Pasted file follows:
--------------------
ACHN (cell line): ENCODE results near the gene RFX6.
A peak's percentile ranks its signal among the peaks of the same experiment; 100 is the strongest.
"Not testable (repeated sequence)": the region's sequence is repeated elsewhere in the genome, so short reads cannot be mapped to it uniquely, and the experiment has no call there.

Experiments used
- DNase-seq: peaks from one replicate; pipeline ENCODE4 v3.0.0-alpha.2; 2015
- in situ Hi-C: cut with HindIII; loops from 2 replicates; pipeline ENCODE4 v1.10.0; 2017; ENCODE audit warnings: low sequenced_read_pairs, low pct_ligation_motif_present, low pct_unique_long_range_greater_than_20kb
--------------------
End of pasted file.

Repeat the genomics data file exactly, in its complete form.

ACHN (cell line): ENCODE results near the gene RFX6.
A peak's percentile ranks its signal among the peaks of the same experiment; 100 is the strongest.
"Not testable (repeated sequence)": the region's sequence is repeated elsewhere in the genome, so short reads cannot be mapped to it uniquely, and the experiment has no call there.

Experiments used
- DNase-seq: peaks from one replicate; pipeline ENCODE4 v3.0.0-alpha.2; 2015
- in situ Hi-C: cut with HindIII; loops from 2 replicates; pipeline ENCODE4 v1.10.0; 2017; ENCODE audit warnings: low sequenced_read_pairs, low pct_ligation_motif_present, low pct_unique_long_range_greater_than_20kb